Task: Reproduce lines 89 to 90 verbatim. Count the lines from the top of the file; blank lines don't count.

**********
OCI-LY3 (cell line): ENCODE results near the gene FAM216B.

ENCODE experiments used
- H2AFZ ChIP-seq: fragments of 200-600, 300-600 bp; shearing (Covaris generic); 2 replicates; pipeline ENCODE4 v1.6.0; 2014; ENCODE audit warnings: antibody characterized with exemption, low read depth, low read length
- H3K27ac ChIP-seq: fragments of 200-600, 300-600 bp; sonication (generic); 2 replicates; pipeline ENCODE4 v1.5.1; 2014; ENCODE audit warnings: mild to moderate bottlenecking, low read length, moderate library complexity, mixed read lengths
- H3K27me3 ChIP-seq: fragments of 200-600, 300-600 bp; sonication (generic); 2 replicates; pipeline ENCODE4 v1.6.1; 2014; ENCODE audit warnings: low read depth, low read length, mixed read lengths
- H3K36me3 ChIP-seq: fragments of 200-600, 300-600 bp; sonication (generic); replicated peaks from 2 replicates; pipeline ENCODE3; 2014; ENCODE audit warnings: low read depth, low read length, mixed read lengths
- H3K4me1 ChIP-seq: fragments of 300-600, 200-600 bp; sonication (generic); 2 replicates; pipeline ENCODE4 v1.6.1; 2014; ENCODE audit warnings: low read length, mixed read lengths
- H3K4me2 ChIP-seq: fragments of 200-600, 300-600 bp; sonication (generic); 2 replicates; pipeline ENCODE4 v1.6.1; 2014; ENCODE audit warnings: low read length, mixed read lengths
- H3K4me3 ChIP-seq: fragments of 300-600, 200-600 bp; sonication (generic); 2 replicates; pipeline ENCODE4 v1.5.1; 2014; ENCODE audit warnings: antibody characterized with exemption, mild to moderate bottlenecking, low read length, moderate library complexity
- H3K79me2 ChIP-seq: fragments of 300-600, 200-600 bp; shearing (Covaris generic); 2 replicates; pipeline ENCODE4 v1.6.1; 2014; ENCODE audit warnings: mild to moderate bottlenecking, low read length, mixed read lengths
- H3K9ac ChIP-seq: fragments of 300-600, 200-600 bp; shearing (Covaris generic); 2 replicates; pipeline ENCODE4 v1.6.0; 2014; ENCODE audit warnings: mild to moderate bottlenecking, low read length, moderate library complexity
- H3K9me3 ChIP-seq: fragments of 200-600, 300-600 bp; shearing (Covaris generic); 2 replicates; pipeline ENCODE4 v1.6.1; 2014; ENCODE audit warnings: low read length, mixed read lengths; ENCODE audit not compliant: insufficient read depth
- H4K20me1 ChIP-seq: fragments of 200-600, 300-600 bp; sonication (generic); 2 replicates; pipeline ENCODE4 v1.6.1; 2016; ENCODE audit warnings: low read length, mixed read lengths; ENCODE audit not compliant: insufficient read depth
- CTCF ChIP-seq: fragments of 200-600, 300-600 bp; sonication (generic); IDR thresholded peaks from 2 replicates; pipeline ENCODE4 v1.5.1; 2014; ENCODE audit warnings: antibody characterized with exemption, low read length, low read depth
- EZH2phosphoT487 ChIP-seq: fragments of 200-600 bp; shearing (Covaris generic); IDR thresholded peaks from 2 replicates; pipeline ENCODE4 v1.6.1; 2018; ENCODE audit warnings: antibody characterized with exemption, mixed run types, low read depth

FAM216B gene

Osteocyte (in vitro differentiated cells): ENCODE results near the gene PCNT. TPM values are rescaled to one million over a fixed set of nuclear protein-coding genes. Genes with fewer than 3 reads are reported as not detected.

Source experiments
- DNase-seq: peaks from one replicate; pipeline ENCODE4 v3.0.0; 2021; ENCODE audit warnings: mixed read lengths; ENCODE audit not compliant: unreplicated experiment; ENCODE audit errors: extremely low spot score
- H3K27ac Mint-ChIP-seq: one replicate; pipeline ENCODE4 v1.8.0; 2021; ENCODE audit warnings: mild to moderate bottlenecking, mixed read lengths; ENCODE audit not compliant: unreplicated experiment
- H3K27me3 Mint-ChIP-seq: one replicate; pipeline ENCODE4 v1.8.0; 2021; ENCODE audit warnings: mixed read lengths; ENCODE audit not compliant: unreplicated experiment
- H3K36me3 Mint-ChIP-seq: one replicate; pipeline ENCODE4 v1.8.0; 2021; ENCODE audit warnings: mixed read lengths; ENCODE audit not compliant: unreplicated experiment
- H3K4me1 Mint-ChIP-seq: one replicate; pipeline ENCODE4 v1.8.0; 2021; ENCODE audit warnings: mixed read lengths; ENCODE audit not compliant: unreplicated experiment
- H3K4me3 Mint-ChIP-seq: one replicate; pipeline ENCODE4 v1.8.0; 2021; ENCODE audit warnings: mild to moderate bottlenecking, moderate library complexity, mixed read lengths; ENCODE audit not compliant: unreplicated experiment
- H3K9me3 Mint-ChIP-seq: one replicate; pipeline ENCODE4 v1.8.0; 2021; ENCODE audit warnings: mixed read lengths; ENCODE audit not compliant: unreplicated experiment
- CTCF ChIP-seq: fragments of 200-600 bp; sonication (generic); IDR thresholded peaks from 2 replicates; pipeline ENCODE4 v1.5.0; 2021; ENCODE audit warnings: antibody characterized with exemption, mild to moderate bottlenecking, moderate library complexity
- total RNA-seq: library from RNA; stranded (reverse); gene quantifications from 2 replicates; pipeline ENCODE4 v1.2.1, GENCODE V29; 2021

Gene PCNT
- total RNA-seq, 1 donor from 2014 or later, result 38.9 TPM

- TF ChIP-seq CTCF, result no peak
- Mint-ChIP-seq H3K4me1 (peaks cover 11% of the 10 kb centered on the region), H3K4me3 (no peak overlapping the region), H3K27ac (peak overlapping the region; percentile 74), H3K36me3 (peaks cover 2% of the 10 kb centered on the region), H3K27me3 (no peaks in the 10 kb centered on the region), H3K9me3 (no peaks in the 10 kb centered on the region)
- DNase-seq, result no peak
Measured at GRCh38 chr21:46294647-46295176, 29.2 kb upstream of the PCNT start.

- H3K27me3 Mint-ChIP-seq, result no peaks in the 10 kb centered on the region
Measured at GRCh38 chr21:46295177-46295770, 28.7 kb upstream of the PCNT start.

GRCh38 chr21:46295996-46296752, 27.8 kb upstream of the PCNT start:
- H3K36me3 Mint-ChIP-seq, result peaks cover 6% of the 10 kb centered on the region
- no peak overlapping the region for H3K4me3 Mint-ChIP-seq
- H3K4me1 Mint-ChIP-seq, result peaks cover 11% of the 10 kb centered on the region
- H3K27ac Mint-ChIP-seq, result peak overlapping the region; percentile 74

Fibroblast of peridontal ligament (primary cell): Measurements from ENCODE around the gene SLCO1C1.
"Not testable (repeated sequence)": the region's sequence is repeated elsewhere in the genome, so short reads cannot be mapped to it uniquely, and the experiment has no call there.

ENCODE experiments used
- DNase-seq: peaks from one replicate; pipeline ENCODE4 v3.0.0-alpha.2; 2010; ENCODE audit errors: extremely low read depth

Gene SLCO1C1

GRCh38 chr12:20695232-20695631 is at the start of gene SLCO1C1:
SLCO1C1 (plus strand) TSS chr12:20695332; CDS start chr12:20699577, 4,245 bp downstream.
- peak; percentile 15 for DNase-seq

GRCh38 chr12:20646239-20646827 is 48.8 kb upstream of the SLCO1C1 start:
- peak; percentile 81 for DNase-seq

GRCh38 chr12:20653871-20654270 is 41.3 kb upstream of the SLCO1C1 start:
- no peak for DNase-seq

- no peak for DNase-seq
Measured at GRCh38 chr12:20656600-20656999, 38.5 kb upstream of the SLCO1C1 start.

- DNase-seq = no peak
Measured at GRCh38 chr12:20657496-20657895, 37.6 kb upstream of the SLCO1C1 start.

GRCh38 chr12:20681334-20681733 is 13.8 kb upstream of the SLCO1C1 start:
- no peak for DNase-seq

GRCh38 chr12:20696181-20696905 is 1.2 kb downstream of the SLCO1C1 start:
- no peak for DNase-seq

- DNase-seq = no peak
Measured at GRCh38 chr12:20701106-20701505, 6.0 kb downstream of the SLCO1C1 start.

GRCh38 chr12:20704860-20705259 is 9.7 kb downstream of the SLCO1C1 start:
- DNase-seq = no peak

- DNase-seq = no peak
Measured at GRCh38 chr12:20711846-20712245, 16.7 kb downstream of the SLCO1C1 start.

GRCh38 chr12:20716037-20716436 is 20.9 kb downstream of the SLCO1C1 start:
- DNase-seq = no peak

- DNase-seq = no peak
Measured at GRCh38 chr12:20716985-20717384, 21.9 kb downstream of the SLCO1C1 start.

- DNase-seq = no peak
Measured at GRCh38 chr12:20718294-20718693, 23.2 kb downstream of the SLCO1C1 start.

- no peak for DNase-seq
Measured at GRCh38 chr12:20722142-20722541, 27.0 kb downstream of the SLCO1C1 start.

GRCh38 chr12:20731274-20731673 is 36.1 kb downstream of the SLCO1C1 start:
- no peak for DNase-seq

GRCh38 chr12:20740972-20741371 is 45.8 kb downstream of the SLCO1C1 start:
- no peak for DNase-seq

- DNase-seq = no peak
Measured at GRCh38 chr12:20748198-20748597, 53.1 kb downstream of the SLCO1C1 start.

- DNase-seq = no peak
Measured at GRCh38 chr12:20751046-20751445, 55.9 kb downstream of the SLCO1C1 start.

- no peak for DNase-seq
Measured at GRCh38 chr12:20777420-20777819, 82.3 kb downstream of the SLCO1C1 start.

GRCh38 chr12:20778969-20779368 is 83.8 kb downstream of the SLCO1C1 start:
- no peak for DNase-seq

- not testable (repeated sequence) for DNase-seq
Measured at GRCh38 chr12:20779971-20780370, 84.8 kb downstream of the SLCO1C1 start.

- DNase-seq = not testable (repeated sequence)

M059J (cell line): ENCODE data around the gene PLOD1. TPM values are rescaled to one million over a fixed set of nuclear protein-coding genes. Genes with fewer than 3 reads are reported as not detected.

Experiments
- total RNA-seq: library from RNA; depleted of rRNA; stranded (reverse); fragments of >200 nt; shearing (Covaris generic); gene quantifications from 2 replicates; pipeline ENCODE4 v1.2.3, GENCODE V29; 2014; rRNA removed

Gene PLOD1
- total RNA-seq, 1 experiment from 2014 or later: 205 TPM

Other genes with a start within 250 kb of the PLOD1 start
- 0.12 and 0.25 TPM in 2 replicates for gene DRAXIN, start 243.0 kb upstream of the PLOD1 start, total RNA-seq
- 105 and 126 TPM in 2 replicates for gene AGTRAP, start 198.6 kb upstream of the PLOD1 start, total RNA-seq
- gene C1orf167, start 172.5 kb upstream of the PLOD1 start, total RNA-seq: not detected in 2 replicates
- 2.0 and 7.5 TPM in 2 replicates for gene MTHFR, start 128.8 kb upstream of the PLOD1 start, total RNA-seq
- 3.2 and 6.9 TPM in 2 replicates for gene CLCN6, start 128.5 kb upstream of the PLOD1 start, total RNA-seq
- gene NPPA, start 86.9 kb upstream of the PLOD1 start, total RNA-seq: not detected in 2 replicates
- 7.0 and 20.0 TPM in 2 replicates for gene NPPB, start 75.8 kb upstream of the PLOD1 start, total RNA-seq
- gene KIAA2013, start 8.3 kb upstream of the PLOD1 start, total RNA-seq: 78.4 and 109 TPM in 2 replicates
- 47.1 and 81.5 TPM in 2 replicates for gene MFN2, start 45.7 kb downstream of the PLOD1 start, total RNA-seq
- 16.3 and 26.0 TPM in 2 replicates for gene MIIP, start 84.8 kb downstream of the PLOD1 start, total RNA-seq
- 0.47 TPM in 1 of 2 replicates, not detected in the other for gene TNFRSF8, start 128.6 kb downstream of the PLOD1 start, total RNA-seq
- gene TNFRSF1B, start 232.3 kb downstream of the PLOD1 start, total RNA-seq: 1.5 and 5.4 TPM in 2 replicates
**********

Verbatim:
- DNase-seq = not testable (repeated sequence)

M059J (cell line): ENCODE data around the gene PLOD1. TPM values are rescaled to one million over a fixed set of nuclear protein-coding genes. Genes with fewer than 3 reads are reported as not detected.